Abstract Cancer is a somatic evolutionary process characterized by the accumulation of mutations, which contribute to tumor growth, clinical progression, immune escape, and drug resistance development. Evolutionary theory can be used to analyze the dynamics of tumor cell populations and to make inference about the evolutionary history of a tumor from molecular data. We review recent approaches to modeling the evolution of cancer, including population dynamics models of tumor initiation and progression, phylogenetic methods to model the evolutionary relationship between tumor subclones, and probabilistic graphical models to describe dependencies among mutations. Evolutionary modeling helps to understand how tumors arise and will also play an increasingly important prognostic role in predicting disease progression and the outcome of medical interventions, such as targeted therapy.
Mathematical models of skin permeability play an important role in various fields including prediction of transdermal drug delivery and assessment of dermal exposure to industrial chemicals. Extensive research has been performed over the last several decades to yield predictions of skin permeability to various molecules. These efforts include the development of empirical approaches such as quantitative structure–permeability relationships and porous pathway theories as well as the establishment of rigorous structure-based models. In addition to establishing the necessary mathematical framework to describe these models, efforts have also been dedicated to determining the key parameters that are required to use these models. This article provides an overview of various modeling approaches with respect to their advantages, limitations and future prospects.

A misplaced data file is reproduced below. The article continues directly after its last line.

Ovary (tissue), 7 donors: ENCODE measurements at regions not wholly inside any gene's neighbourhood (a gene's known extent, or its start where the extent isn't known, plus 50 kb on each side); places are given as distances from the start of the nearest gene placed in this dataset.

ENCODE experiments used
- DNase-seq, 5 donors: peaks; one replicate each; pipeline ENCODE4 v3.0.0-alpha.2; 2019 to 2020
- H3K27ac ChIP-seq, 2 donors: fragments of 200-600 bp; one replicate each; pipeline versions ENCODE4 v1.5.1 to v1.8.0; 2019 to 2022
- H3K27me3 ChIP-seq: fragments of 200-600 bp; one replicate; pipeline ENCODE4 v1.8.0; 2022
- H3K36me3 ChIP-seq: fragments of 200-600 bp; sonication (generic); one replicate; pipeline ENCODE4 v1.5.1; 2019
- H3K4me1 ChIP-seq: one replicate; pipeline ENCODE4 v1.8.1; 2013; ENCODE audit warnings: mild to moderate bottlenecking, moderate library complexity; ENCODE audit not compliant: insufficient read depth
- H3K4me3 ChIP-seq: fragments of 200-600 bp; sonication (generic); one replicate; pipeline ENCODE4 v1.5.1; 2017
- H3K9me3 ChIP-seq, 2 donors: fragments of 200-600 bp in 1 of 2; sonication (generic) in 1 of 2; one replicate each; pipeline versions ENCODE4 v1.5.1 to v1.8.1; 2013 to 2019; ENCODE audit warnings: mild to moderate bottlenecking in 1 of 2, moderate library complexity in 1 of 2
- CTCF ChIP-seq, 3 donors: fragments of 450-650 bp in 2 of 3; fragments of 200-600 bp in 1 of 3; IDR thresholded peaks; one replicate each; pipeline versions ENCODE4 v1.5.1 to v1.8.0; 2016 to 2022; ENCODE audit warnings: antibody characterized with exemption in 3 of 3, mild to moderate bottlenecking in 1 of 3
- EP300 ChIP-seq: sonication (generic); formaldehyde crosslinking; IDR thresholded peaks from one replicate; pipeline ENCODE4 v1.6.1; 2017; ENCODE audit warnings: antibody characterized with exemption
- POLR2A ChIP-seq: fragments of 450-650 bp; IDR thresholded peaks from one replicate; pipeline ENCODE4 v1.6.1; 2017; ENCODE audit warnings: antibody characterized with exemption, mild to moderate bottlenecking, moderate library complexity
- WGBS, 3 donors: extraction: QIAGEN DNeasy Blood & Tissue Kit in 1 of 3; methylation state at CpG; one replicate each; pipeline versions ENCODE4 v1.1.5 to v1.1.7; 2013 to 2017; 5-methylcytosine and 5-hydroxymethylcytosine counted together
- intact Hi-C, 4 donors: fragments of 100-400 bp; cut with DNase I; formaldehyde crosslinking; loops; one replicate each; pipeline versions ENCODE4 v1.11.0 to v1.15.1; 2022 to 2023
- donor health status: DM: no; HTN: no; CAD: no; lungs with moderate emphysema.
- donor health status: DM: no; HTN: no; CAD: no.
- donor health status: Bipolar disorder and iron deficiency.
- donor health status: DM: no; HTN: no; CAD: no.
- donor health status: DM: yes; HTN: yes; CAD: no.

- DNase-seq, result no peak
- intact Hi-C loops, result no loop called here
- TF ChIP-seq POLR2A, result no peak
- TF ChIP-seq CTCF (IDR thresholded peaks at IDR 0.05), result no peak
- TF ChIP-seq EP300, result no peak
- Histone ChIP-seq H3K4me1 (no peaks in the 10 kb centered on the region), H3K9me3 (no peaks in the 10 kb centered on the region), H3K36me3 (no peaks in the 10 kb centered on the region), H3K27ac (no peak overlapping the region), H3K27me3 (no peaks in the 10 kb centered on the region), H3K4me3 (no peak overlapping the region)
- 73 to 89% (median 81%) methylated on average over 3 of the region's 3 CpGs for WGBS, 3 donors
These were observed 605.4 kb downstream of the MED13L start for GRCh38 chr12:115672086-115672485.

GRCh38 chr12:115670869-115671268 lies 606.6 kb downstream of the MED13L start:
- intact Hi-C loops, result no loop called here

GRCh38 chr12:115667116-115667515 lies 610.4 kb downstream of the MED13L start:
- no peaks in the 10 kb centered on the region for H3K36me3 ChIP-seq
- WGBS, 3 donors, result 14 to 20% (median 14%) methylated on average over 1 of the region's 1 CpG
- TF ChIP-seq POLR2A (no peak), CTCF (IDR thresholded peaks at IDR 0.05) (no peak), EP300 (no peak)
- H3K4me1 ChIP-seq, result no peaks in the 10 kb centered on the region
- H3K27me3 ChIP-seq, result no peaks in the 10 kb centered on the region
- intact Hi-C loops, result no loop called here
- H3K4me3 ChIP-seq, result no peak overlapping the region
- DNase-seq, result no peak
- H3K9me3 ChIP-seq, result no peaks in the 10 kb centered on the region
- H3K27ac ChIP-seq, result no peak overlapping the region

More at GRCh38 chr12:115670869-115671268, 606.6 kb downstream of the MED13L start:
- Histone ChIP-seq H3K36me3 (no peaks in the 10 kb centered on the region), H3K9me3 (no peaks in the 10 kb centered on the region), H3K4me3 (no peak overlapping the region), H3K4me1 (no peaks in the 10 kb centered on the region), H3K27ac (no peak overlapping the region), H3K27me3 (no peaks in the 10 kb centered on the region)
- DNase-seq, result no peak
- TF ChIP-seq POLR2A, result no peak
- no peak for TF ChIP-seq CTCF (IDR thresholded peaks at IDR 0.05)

We develop a notion of dephasing under the action of a quantum Markov semigroup in terms of convergence of operators to a block-diagonal form determined by irreducible invariant subspaces. If the latter are all one-dimensional, we say the dephasing is maximal. With this definition, we show that a key necessary requirement on the Lindblad generator is bistochasticity, and focus on characterizing whether a maximally dephasing evolution may be described in terms of a unitary dilation with only classical noise, as opposed to a genuine non-commutative Hudson-Parthasarathy dilation. To this end, we make use of a seminal result of Kummerer and Maassen on the class of commutative dilations of quantum Markov semigroups. In particular, we introduce an intrinsic quantity constructed from the generator, the Hamiltonian obstruction, which vanishes if and only if the latter admits a self-adjoint representation and quantifies the hindrance to having a classical diffusive noise model.
Infection transmission is a complex and dynamic process, and is therefore difficult to assess. Consequently, mathematical models are a useful tool to understand any leverage on this transmission, such as vaccination. Models can provide guidance to implement an optimal vaccination campaign whether it concerns the fraction of the population or the age-group to be vaccinated. Mathematical models can also provide insights on counter-intuitive collateral effects of vaccination campaign, given the possibility that the overall benefits for the general population may hide deleterious effects on some sub-groups. As a large proportion of the population is now vaccinated, complex modelling taking into account individual and population heterogeneity and behaviour is necessary although challenging. But the most crucial aspect in the future of mathematical modelling still consists in obtaining precise and exhaustive data.